Wage growth remains far below pre-crisis levels and has fallen into the red in developed countries, according to the latest report from the International Labor Organization (ILO).
Global monthly wages adjusted for inflation – known as real average wages –increased by 1.2 percent in 2011,down from 2.1 percent in 2010 and 3 percent in 2007, the Global Wage Report 2012/2011 said, with predictions of no growth for 2012.
Because of its size and strong economic performance,
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"This report clearly shows that in many countries, the crisis has had a strong impact on wages – and by extension, workers," said ILO Director-General Guy Ryder. "But the impact was not uniform."
Emerging economies bucked the downwards trend with positive wage growth reported by Latin America, Asia and the Caribbean, Africa and Asia.
The biggest changes were seen in Eastern Europe and Central Asia, which went from double-digit pre-crisis growth rates to a hard landing in 2009.
More Labor for Less
The report showed that wages have grown at a slower pace than labor productivity - the value of goods and services produced per person employed - in the majority of developed countries.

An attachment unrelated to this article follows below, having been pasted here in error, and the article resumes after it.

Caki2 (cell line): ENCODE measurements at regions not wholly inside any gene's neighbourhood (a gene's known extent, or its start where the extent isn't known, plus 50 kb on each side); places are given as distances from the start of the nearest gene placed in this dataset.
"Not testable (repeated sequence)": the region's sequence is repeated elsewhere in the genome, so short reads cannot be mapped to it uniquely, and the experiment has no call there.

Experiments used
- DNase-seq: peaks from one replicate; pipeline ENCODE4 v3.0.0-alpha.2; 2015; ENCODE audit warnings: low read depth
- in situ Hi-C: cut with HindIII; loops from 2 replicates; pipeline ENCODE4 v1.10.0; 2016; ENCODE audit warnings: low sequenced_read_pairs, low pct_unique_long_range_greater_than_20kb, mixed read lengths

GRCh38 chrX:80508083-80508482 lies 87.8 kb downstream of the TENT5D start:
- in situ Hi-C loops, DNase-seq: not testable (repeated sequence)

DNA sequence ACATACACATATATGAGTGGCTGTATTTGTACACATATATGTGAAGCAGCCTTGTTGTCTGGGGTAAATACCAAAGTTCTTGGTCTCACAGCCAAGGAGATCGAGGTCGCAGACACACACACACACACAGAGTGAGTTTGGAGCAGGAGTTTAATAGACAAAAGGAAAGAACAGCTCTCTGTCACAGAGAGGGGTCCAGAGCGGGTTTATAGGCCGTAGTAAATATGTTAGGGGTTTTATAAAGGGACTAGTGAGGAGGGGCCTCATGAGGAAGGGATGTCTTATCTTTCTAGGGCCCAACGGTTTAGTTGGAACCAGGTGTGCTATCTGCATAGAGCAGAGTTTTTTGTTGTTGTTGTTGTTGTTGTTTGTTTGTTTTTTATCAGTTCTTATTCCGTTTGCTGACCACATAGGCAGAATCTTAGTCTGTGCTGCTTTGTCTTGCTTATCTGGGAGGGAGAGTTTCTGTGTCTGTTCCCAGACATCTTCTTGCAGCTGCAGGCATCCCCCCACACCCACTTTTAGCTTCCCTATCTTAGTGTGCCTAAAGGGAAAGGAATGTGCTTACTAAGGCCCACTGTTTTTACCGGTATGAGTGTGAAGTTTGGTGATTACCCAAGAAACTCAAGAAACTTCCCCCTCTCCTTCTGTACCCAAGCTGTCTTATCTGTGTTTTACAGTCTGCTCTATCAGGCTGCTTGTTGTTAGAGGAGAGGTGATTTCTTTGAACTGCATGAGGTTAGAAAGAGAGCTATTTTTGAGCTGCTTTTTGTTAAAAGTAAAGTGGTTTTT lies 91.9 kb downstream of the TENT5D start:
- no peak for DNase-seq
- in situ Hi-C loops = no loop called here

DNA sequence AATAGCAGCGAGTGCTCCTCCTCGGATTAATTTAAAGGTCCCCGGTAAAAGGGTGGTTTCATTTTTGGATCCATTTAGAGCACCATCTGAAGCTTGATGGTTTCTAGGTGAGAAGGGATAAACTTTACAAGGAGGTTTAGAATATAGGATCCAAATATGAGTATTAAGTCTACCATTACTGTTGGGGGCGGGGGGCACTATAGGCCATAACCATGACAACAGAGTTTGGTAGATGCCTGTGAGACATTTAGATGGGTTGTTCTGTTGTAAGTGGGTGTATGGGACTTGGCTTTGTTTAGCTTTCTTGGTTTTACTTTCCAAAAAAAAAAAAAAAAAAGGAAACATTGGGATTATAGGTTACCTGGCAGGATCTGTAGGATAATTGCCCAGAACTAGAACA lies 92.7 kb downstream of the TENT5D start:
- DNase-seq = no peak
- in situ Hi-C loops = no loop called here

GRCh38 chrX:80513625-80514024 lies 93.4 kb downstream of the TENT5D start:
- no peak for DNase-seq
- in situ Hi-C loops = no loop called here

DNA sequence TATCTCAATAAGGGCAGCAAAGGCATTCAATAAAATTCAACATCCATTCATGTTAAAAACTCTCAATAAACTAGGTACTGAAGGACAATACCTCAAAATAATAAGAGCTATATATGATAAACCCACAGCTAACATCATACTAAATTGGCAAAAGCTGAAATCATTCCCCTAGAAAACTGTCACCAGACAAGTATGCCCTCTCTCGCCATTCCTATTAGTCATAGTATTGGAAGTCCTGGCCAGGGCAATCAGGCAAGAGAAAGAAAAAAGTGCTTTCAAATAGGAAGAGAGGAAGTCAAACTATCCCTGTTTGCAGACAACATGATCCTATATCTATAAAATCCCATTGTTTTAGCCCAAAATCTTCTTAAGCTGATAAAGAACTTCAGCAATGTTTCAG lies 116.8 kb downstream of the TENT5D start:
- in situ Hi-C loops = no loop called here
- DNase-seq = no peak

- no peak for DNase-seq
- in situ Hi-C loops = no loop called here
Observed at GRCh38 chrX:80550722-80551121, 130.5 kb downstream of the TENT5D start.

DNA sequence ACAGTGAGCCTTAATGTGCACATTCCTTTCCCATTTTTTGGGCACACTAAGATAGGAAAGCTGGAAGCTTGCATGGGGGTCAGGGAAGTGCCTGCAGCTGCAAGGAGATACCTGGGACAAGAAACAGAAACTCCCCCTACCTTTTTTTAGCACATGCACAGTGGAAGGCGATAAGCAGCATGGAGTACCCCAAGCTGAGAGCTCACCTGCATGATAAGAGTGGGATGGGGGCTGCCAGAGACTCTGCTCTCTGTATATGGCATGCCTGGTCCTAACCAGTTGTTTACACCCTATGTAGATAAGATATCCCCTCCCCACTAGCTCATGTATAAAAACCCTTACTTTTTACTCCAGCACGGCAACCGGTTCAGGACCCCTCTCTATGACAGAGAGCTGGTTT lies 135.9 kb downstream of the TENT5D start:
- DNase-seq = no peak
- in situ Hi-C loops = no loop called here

Indeed, since 1999, labor productivity has increased more than twice as much as wages, signaling that as employers gain from greater productivity, workers are receiving less for the fruits of their labor. ILO head Guy Ryder said this was not acceptable.
"Where it exists, this trend is undesirable and needs to be reversed," Ryder said. "On a social and political level its clearest interpretation is that workers and their families are not receiving the fair share they deserve."
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As global markets await the U.S.' nonfarm payrolls data on Friday, expected to show that "superstorm"Sandy damaged employment growth, subtracting between 25,000 and 75,000 jobs from November's nonfarm payrolls, the report from the ILO shows that as productivity in the U.S. has increased by 85 percent since 1980, wages have increased by 35 percent in comparison.
A Workers' Revolt?
Workers are getting a smaller share of gross domestic product (GDP), as a bigger slice goes to capital income, a trend that has"wide-ranging economic and social implications," the report added.
In 16 developed economies, the average labor share dropped from 75 percent of national income in the mid-1970s to 65 percent in the years just before the economic crisis.
The ILO warned that rising household debt and decreased consumption not only damaged the chances of recovery for struggling economies but that shrinking wages created a risk of widespread social unrest as those with jobs saw that "simply put, more of the national pie has been going to profits, and less to workers."
"It has affected perceptions of what is fair, particularly given the huge payments some company executives have been getting," according to Patrick Belser, a co-author of the report.